Swimmable Water Weekend is a global event recognizing the important role water plays in our communities. From July 25-28, 200 Waterkeepers and thousands of individuals from more than 20 countries will take to the water encourage citizens to celebrate the right to clean, swimmable waters and to promote the importance of protecting our local waterways.
It's easy to join! Simply use your favorite social media tool to share a photo from your closest beach and tag it #SwimmableWater to show you care about clean water.
The orange moon and pre-storm pink sky made for a beautiful backdrop for the 2013 Milky Moonlight Paddle. On Monday, July 22nd Milwaukee Riverkeeper and our friends at River Alliance of Wisconsin led over 60 paddlers from river to Great Lake and back again, in the shadow of skyscrapers and under the light of the full moon. View pictures of the event!
Mayor Barrett and his staff unveiled Milwaukee’s new Sustainability Plan, called ReFresh, at a press conference Tuesday morning. Milwaukee Riverkeeper and other organizations cheered on the plan on the water.
After 30 years of delay, the EPA has finally proposed a variety of options for cleaning up toxic water pollution from coal fired power plants. Power plants are the biggest source of water pollution in the country--poisoning hundreds of lakes, rivers, streams, and aquifers that are communities use to swim, drink, and fish.
The Natural Resources Defense Council rated South Shore beach as one of the most consistently contaminated in the U.S. Riverkeeper Cheryl Nenn was interviewed by WUWM on the issue and ideas on how to improve the problem:
“The problem is we have old pipes and we have a lot of old sewage pipes in the same trenches as the storm water pipes. As someone can imagine, you have a crack in an old storm water pipe and a crack in old sewage pipe, you start getting cross mixing. And then sometimes that human waste is finding its way into the lake via these storm water pipes.” Nenn says. Nenn says the good news is the community knows how to fix the plumbing.
Listen to the interview on the WUWM website.
Milwaukee Riverkeeper and over 50 other groups along the Upper Mississippi and Ohio River basin signed on to a letter encouraging our representatives to co-sponsor the Strategic Response to Asian Carp Invasion Act (H.R. 358). This bill would create a national strategy to address one of the greatest invasive species threats in decades in two of the nation’s most significant watersheds, the Mississippi and Ohio River basins.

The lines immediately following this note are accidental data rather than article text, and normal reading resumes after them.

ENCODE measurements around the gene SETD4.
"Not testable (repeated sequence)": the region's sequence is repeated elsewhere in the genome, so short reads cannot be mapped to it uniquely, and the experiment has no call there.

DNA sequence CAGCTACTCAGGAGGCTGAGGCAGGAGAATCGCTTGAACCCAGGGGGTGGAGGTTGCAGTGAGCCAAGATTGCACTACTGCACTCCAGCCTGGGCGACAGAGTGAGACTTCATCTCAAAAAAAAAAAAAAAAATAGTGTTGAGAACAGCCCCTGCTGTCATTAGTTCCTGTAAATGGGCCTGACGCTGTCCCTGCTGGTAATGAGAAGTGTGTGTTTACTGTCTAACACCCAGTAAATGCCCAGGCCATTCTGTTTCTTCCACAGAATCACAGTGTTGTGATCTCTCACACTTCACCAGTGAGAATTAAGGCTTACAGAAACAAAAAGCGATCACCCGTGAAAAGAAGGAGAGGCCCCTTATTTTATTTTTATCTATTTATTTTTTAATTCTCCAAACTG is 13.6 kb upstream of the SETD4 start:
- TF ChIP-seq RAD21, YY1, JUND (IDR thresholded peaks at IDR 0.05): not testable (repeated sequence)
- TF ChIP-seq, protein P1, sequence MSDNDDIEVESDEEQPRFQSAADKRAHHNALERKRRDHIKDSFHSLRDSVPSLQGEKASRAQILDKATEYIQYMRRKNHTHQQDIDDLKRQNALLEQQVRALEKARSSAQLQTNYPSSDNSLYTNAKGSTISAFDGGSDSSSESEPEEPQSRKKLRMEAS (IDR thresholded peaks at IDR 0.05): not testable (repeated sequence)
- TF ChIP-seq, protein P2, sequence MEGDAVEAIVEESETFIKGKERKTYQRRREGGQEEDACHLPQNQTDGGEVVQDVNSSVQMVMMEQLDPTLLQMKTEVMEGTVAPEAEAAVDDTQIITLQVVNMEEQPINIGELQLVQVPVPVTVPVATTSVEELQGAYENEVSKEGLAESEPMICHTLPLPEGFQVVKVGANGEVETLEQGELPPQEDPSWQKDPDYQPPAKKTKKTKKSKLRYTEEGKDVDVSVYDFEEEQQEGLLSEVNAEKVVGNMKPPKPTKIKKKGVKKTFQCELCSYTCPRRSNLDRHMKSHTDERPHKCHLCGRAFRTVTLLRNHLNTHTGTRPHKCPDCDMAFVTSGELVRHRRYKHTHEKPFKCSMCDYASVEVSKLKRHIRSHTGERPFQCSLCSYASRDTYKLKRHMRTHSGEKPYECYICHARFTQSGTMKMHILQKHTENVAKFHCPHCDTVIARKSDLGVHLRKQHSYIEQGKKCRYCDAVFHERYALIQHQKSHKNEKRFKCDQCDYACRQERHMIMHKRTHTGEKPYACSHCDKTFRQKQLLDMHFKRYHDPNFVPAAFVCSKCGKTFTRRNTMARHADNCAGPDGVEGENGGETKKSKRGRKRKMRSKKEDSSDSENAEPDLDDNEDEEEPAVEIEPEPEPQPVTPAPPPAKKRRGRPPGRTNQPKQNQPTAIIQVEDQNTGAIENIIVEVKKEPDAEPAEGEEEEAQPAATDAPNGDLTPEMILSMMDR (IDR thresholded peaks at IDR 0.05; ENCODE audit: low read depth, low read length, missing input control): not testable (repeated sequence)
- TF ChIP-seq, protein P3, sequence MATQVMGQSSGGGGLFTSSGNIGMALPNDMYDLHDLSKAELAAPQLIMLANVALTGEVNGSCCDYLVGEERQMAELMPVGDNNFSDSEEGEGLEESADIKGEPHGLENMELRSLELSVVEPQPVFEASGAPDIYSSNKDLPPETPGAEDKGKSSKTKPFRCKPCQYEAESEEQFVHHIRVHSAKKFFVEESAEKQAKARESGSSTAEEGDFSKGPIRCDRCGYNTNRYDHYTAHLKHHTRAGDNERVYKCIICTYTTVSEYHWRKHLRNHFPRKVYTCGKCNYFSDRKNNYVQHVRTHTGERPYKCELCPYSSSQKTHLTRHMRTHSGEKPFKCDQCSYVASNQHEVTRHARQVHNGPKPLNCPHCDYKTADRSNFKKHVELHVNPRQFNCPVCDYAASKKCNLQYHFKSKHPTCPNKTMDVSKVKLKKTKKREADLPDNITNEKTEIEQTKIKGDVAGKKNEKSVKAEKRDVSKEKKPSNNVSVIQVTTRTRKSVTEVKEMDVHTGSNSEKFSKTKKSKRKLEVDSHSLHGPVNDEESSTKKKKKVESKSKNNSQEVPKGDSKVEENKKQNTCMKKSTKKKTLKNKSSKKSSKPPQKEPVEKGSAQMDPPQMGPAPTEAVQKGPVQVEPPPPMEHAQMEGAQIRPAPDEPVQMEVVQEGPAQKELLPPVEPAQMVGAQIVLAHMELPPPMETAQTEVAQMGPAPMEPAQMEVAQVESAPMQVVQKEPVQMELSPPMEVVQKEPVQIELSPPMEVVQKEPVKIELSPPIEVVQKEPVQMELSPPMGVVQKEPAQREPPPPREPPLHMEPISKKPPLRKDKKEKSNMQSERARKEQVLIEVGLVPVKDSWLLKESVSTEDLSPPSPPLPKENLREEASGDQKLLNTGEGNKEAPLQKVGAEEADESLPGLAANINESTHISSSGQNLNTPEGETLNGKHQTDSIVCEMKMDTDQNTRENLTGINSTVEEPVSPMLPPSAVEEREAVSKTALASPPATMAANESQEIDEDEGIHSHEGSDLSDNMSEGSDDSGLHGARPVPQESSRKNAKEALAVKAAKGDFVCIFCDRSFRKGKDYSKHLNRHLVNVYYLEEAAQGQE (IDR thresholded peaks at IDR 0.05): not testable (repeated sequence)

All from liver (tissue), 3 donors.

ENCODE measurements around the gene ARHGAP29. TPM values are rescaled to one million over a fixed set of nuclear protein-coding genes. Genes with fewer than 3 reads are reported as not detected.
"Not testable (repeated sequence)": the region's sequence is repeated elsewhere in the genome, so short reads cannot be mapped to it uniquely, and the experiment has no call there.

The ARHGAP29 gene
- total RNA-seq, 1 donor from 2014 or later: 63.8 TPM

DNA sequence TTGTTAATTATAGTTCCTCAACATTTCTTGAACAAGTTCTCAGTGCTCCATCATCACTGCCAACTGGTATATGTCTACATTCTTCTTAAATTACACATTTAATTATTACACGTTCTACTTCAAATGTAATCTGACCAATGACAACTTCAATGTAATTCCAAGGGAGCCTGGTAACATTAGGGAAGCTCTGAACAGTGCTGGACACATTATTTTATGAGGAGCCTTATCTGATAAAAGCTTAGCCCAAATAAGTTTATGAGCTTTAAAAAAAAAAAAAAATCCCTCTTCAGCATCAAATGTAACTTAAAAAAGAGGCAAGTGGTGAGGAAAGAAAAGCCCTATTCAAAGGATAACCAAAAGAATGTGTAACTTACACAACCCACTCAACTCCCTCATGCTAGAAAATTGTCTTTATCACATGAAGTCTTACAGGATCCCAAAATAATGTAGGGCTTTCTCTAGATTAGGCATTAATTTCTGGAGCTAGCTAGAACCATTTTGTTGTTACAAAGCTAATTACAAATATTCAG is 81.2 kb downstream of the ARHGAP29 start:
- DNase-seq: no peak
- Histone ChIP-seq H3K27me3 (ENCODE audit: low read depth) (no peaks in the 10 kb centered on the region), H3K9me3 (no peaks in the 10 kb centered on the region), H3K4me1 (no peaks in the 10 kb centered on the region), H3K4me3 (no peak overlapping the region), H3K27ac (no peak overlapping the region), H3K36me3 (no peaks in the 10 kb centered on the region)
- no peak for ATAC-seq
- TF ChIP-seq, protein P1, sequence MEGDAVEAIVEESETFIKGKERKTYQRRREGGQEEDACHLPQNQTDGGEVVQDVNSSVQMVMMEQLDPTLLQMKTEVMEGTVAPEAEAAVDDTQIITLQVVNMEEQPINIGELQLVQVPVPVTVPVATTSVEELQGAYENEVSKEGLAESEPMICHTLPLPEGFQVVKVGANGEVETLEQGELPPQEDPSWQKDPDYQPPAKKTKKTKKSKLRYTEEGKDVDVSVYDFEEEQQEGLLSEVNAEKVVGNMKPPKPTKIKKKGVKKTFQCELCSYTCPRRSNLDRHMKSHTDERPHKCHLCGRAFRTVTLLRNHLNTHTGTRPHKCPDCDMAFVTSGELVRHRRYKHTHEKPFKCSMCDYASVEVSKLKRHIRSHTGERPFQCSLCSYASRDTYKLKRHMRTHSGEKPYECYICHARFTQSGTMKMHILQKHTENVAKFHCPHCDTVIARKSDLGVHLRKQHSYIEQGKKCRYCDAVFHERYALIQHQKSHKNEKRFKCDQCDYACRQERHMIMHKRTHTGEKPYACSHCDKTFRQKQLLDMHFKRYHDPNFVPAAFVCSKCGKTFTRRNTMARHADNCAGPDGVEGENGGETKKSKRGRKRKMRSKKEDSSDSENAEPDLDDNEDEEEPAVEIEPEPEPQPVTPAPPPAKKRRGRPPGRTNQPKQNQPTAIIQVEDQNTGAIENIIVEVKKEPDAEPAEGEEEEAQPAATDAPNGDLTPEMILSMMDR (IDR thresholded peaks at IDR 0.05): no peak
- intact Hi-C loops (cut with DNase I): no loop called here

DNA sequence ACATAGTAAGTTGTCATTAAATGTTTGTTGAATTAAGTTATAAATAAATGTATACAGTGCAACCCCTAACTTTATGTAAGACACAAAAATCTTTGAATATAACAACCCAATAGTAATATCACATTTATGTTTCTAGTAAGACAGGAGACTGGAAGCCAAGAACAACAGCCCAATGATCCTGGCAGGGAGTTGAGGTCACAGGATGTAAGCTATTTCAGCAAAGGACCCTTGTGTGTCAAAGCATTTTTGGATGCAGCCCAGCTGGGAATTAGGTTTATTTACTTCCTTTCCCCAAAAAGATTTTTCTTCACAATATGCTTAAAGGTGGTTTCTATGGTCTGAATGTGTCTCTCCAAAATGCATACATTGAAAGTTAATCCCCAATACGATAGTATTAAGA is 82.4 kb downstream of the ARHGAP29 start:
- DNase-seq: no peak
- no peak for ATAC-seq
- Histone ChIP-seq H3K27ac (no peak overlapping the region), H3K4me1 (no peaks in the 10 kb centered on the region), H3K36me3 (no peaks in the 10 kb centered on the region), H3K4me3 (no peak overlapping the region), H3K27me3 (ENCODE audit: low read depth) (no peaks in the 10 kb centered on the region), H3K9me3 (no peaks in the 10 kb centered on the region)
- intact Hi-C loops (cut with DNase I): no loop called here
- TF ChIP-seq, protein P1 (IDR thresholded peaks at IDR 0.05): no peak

Asian carp are voracious filter feeders that can grow to more than 4 feet long, weigh up to 100 pounds and quickly dominate a body of water by gobbling up the same food that sustains native fish populations. No federal strategy currently exists to protect the Upper Mississippi and Ohio River basins and tributaries from Asian Carp.
Our letter is available in the PDF below.
Since Waukesha’s first proposal for Lake Michigan water diversion in 2011, their application has had major changes. One of the major changes in the proposed application is that the water supplier has now changed from the City of Milwaukee to the City of Oak Creek, changing the water supply route. Other changes include the demand forecast, which is declining and the water conservation plans.Milwaukee Riverkeeper and a coalition of conservation organizations sent a letter to the DRN and City officials requesting that the DNR ask the City of Waukesha to complete a revised application and furthermore for the DNR to hold public hearings on these revisions. The City’s application will set a precedent for future water diversion requests all around the Great Lakes Basin. The Great Lakes Compact was adopted by all eight Great Lakes states and ratified by US Congress and signed by President Bush in 2008. The Compact is a multi-state agreement which requires the Great Lakes states to protect and manage this world-class resource in a unified manner, adopt and implement strong water conservation measures, and prohibit diversions from the Great Lakes. Exceptions to the water diversion prohibition are allowed only under very limited circumstances and if a community meets rigorous requirements. If you feel strongly about this issue, please contact Kenneth Johnson (DNR Water Division Administrator) at email@example.com and Eric Ebersberger (DNR Spokesperson for Lake Michigan Water Diversion) at firstname.lastname@example.org and request public hearings on Waukesha's application for a diversion of Lake Michigan water, particularly in the communities directly affected by the diversion and return flow. The coalition’s letter is below.
Last Thursday our Senior Water Advocates set out for a fun adventure to tour two family farms to gain an eye-opening view of farming operations.The first farm had about 400 cows, and was starting to prepare to be a concentrated animal feeding operation (CAFO) near West Bend. The second was an already established CAFO in Ozaukee County with 17 full-time employees. The tours included information on how each of the farms managed their manure, toxic runoff and federal regulations. Be sure to check out the see photos of this great day!